In order to make this a reality, what needs to happen is structured training for the use of technology that is relevant for a specific job. This means making sure workers are well trained and know how to use it to maximise efficiency in all scenarios.
Challenge: Filling the Void Left by International Students
The current travel restrictions have created challenges for the VET sector. Firstly, many training providers rely on international students to make up a large percentage of their cohort; and secondly, there are employers who rely on skilled immigrants in VET related jobs, such as aged care. This will be particularly hard hitting for rural providers who, in many cases, rely solely on overseas workers.
What can be done? Some training providers are looking to other sectors with complimentary skillsets that might be experiencing a downturn and are working with individuals to get them upskilled or use the skills they already have to be able to quickly adapt to these shortfalls.
Opportunity: How Apprenticeships and Traineeships Can Help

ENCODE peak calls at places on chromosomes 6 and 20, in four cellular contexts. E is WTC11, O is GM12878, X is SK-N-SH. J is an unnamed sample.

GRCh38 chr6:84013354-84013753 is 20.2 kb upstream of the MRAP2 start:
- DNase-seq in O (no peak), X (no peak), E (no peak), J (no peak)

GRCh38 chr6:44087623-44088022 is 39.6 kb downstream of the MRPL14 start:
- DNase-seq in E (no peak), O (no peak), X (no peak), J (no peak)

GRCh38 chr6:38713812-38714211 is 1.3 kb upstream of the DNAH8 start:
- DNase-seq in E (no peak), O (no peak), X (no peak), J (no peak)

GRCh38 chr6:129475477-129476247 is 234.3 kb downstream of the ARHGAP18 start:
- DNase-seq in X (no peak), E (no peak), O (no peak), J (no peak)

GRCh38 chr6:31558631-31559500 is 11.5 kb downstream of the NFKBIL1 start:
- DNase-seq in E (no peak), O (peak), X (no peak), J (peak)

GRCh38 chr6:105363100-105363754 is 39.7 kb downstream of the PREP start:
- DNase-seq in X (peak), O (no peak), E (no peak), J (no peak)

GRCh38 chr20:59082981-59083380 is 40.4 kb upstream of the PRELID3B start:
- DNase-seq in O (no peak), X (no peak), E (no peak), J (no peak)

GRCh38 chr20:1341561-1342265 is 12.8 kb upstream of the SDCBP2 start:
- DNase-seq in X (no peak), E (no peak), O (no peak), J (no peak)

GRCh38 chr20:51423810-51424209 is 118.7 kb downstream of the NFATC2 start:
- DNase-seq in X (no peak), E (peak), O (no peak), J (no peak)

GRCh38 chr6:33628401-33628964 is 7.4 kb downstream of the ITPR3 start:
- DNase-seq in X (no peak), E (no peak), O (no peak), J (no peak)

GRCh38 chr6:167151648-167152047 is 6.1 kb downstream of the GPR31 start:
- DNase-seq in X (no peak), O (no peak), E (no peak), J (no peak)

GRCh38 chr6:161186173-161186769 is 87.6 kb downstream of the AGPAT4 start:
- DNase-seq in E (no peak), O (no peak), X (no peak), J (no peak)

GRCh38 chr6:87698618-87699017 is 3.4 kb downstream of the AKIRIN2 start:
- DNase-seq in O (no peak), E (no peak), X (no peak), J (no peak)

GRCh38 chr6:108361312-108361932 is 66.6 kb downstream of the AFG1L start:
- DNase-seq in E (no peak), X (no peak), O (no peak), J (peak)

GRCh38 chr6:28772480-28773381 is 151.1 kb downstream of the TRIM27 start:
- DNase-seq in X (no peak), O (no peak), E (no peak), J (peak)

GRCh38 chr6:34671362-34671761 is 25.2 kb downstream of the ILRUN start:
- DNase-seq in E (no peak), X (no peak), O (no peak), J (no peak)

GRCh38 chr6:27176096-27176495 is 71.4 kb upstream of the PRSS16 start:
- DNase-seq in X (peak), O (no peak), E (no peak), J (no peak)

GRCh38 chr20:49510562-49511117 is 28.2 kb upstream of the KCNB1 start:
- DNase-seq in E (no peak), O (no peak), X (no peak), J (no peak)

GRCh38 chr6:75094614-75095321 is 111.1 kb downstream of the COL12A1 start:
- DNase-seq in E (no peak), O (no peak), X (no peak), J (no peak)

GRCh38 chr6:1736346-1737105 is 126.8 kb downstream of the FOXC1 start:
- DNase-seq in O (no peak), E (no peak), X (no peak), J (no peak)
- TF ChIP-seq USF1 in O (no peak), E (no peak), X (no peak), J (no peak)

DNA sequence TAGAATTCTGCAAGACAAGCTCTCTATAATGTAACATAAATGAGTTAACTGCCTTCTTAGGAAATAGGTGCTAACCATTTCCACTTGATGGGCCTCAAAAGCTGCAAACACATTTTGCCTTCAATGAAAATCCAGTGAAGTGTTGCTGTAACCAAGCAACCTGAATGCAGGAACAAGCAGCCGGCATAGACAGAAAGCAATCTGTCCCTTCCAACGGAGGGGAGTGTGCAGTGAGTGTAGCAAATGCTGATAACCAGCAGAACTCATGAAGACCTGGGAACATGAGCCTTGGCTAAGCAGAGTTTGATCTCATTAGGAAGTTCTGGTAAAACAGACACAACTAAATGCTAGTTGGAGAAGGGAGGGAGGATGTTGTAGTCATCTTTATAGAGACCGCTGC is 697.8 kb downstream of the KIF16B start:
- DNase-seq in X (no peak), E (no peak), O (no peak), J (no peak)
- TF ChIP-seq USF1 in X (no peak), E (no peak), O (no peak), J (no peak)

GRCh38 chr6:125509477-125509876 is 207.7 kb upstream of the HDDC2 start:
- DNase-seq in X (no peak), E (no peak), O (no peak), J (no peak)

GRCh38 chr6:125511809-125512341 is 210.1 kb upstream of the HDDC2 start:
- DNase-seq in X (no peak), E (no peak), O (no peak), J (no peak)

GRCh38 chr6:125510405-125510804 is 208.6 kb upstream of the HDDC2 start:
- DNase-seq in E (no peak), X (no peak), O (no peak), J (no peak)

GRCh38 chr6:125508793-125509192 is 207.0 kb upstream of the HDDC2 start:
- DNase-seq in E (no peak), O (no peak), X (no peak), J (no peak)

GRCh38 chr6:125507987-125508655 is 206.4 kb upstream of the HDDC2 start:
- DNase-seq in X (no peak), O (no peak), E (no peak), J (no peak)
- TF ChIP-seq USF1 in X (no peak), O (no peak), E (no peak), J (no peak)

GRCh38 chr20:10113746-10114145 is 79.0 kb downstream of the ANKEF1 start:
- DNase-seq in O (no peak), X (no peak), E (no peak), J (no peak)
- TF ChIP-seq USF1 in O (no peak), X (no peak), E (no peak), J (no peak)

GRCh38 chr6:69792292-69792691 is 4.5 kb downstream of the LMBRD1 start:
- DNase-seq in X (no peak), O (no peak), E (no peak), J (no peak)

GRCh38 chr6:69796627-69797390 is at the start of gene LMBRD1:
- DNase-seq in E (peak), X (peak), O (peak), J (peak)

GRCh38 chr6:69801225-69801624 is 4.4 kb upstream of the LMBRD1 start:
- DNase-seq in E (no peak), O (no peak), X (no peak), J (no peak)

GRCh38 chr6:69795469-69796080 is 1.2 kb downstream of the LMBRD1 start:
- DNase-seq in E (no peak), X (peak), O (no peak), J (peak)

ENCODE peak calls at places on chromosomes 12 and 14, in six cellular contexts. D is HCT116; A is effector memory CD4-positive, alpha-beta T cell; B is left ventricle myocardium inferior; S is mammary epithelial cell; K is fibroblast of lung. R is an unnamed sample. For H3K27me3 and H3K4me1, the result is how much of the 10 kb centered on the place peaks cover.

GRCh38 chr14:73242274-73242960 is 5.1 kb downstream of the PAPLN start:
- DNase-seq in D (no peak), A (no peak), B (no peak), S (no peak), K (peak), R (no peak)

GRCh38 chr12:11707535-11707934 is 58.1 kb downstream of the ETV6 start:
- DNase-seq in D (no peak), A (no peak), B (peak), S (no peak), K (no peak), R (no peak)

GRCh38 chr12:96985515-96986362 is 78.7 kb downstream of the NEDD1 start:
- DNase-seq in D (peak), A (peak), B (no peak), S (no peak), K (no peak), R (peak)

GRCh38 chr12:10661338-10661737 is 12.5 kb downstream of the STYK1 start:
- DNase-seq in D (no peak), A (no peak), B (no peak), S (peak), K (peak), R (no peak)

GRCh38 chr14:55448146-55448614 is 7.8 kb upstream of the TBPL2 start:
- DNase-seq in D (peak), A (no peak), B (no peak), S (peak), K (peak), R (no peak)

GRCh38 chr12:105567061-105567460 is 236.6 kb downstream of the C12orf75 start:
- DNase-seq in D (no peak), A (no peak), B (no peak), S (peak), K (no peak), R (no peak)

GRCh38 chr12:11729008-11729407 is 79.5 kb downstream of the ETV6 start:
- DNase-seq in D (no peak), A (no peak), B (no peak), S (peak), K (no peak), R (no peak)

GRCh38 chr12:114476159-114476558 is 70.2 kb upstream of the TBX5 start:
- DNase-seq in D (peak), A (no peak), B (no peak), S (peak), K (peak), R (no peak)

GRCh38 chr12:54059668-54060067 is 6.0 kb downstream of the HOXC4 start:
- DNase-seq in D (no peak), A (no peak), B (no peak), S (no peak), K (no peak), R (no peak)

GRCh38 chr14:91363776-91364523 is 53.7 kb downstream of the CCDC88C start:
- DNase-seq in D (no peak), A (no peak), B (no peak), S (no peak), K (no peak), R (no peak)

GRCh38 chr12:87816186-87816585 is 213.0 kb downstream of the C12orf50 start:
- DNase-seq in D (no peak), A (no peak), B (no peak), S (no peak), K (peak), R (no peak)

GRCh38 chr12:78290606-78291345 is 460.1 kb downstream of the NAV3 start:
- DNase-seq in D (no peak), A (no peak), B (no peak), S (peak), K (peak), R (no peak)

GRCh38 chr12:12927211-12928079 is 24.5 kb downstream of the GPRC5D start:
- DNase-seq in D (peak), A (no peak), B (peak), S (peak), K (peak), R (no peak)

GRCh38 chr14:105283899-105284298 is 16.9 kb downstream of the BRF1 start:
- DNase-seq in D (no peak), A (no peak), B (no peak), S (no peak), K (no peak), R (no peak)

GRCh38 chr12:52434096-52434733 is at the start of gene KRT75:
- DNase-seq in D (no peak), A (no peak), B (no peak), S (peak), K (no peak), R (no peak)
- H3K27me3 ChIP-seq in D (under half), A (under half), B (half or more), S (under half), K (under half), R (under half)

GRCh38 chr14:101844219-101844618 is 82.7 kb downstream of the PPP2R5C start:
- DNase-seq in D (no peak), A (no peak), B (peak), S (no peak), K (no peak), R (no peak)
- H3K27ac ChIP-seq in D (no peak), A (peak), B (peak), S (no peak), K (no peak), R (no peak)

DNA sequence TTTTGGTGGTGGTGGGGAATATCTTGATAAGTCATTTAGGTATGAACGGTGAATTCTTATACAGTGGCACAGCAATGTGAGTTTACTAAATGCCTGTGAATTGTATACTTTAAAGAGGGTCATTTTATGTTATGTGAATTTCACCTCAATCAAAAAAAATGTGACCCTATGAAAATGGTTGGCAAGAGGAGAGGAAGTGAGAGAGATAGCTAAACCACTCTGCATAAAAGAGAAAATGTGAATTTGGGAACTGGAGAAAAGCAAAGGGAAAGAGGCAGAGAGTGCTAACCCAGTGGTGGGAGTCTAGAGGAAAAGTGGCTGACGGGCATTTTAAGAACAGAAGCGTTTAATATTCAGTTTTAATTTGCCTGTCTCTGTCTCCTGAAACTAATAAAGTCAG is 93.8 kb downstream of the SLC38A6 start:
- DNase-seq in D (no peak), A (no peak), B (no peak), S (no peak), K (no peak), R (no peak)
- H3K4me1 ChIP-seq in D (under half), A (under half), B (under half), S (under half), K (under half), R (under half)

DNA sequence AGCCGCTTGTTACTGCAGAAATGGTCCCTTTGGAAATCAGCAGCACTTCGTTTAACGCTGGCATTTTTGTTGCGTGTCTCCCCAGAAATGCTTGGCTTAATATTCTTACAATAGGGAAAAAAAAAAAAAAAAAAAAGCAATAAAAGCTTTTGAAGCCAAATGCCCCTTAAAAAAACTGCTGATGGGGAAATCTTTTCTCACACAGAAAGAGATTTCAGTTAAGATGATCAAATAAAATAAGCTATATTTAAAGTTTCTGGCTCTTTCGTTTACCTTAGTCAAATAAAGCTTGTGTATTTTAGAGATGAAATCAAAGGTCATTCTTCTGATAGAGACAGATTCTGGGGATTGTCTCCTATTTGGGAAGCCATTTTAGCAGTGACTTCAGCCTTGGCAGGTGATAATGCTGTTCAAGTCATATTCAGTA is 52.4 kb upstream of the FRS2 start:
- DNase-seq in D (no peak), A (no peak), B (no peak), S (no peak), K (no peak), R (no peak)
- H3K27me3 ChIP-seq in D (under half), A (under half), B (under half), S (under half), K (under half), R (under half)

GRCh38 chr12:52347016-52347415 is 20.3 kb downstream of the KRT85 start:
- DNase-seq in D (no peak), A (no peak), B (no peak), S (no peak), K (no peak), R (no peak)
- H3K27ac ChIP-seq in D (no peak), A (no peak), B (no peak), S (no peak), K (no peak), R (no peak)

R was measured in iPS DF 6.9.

Of the labour force, around 90% are employed at age 25, however, the context and quality of their employment is dependant on their education. Those with a bachelors degree or an apprentice level qualification are more likely to be employed full-time. Conversely, those with lower levels of education are more likely to experience unpredictability in their employment, or be unemployed.
It is important to note that there has been a decrease in employment rates and an increase in casual workers across all educational attainment levels. However, those without a skill qualification are more at risk of employment uncertainty, and more likely to experience longer periods of unemployment when compared to those with higher education levels.